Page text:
Conclusions: This study aims to contribute to the improvement and dissemination of psychological treatments for women with HSDD and to clarify whether cognitive behavioral and/or mindfulness-based treatments for HSDD are feasible and effective when delivered via the internet.

Trial Registration: ClinicalTrials.gov NCT03780751; https://clinicaltrials.gov/ct2/show/NCT03780751.

International Registered Report Identifier (irrid): DERR1-10.2196/20326.
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http://dx.doi.org/10.2196/20326DOI Listing
http://www.ncbi.nlm.nih.gov/pmc/articles/PMC7556380PMC
September 2020

Inducing positive involuntary mental imagery in everyday life: an experimental investigation.

Memory 2020 10 27;28(9):1157-1172. Epub 2020 Sep 27.

Mental Health Research and Treatment Center, Faculty of Psychology, Ruhr-Universität Bochum, Bochum, Germany.

Positive involuntary mental imagery occurs frequently in daily life but evidence as to its functions and importance is largely indirect. The current study investigated a method to induce positive involuntary imagery in daily life, which would allow direct testing of its impact. An unselected student sample (= 80) completed a single session of a positive imagery cognitive bias modification (CBM) paradigm, which involved listening to and imagining brief positive imagery scripts. Participants then recorded any involuntary memories of the imagined training scenarios in a three-day diary before returning to the lab for a follow-up assessment. Participants were randomised to imagine the scenarios in either an emotionally involved or emotionally detached manner, providing a test of the role of emotion in the subsequent experience of involuntary memories. Participants reported experiencing involuntary memories of the training scenarios in their daily life, but the number recorded did not differ between the experimental conditions. Exploratory analyses suggested that more vivid imagery and recall testing were associated with a greater number of involuntary memories. The study highlights the potential of the imagery CBM paradigm to further our understanding of the functions and potential importance of positive involuntary mental imagery in daily life.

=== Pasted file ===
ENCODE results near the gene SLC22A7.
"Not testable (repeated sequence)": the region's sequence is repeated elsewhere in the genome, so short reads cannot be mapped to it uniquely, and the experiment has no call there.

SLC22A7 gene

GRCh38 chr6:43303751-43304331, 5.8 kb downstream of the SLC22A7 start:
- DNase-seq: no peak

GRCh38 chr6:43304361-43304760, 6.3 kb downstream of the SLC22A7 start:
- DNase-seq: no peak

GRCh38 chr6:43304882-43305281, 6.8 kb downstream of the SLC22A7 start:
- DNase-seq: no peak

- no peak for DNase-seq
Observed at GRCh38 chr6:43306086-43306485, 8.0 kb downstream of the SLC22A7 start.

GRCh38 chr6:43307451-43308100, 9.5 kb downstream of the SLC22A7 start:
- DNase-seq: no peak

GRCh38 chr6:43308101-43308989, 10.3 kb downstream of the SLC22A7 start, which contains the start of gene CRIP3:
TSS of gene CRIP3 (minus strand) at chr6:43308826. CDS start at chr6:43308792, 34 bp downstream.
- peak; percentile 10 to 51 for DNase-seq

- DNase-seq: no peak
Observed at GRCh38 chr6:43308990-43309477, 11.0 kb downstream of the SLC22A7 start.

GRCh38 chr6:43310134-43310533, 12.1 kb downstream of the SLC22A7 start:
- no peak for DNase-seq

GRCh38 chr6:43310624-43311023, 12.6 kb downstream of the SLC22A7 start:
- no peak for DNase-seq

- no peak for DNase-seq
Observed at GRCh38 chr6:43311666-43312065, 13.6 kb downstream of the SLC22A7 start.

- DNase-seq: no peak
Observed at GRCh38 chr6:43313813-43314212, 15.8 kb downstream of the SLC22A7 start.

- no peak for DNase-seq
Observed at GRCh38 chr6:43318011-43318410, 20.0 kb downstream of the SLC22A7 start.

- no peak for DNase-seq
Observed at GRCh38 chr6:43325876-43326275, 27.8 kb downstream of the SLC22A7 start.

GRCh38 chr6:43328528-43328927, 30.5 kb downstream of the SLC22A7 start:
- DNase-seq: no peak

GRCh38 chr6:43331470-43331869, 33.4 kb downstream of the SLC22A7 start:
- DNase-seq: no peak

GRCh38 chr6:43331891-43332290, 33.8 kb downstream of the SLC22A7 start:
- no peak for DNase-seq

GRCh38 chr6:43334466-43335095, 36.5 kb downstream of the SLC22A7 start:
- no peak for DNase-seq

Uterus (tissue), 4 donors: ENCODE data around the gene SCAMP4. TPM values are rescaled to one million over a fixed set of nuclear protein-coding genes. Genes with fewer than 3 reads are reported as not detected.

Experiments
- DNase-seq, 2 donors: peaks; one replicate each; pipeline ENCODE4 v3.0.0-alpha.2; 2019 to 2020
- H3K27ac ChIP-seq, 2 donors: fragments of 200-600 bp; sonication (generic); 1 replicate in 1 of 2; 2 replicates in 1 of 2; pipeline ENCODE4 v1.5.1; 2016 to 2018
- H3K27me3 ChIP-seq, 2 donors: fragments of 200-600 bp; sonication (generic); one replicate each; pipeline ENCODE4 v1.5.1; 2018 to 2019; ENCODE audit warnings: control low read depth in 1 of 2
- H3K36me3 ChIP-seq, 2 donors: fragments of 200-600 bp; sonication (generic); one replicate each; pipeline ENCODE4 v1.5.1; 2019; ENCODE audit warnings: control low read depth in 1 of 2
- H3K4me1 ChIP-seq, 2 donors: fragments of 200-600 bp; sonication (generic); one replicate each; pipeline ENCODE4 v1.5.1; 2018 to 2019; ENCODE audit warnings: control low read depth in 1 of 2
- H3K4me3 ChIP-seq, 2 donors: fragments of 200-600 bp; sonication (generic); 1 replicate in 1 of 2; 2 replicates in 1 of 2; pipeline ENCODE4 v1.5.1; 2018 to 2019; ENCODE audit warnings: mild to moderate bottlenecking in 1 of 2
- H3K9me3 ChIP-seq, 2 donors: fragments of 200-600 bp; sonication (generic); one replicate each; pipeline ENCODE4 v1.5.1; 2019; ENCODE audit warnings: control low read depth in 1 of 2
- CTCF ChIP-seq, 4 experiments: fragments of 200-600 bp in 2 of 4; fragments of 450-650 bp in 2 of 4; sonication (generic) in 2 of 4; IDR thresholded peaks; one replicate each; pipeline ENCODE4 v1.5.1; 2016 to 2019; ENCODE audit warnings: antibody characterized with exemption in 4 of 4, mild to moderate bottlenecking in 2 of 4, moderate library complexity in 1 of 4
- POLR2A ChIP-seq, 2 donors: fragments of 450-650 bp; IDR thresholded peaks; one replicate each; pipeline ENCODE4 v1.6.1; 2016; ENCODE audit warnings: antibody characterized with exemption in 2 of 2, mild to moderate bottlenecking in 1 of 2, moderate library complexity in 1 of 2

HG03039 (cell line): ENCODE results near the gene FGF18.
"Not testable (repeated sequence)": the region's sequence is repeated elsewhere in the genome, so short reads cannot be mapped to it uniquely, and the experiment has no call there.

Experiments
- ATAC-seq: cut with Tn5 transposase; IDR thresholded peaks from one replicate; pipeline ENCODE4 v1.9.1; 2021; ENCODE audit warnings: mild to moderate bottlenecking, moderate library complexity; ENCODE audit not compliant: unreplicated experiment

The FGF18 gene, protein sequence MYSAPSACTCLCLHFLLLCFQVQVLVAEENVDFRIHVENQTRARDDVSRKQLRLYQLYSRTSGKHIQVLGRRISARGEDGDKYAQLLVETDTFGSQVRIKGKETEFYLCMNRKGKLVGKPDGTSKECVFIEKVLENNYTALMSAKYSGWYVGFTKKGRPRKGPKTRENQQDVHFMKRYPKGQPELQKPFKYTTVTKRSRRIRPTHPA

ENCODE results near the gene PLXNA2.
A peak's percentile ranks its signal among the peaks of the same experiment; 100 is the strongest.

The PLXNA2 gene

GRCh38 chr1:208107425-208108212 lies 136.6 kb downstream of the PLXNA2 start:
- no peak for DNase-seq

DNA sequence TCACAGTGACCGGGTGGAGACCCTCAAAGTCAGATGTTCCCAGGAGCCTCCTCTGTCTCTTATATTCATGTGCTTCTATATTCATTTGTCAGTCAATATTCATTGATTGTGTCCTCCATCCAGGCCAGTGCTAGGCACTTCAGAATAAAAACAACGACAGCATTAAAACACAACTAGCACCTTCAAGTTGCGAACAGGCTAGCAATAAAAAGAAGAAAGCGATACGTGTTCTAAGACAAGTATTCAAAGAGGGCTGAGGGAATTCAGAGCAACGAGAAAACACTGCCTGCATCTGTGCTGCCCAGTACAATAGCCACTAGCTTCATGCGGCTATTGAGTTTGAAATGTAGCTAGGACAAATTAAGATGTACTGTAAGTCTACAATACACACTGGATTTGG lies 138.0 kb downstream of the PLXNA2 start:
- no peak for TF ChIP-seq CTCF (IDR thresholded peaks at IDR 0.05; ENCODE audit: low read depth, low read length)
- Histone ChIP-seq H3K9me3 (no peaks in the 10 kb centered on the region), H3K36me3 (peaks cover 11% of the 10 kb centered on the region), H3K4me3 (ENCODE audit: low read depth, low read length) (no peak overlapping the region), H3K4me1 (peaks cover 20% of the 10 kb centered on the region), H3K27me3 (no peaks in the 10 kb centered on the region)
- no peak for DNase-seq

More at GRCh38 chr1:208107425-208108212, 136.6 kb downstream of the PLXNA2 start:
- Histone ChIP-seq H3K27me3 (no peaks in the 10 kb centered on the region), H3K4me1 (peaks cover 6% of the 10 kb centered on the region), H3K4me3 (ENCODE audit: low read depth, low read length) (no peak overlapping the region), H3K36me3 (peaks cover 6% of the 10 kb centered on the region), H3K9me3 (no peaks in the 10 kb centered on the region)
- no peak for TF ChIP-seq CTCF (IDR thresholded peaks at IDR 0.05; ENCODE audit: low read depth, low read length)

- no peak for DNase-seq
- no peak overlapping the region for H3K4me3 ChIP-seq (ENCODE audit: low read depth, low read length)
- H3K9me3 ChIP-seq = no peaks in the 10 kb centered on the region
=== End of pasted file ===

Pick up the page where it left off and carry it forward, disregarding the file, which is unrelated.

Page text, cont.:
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http://dx.doi.org/10.1080/09658211.2020.1822413DOI Listing
October 2020

Your Fear is My Fear: The Relationship Between Parental and Offspring Anxieties.

Child Psychiatry Hum Dev 2021 Oct 18;52(5):772-781. Epub 2020 Sep 18.

Mental Health Research and Treatment Center, Ruhr-University Bochum, Massenbergstrasse 9-13, 44847, Bochum, Germany.

Contrary to the well-documented link between parental and offspring clinical anxiety, little is known about the relationship between parental everyday-life anxieties (e.g., concerning family, finances, health) and offspring anxieties. To close this gap, we assessed the frequency of parental symptoms of DSM-IV anxiety disorders and everyday-life anxieties, as well as the frequency of offspring anxiety symptoms in a representative sample by self-report. Parents reported that 48.4% of the children were free of specific symptoms of DSM-IV anxiety disorders within the last 12 months, 39.2% showed low symptom load (1-3 symptoms) and 12.4% were moderately or severely strained (4-10 symptoms). Replicating previous studies, parental DSM-IV symptoms increased offspring risk for the same symptoms. In addition, parental everyday-life anxieties showed a positive relationship with offspring symptom severity. Demographic variables (female sex, low socioeconomic status and younger age) and parental anxiety markers explained 18% of variance in offspring symptom severity. The data are discussed in light of current models of familial transmission.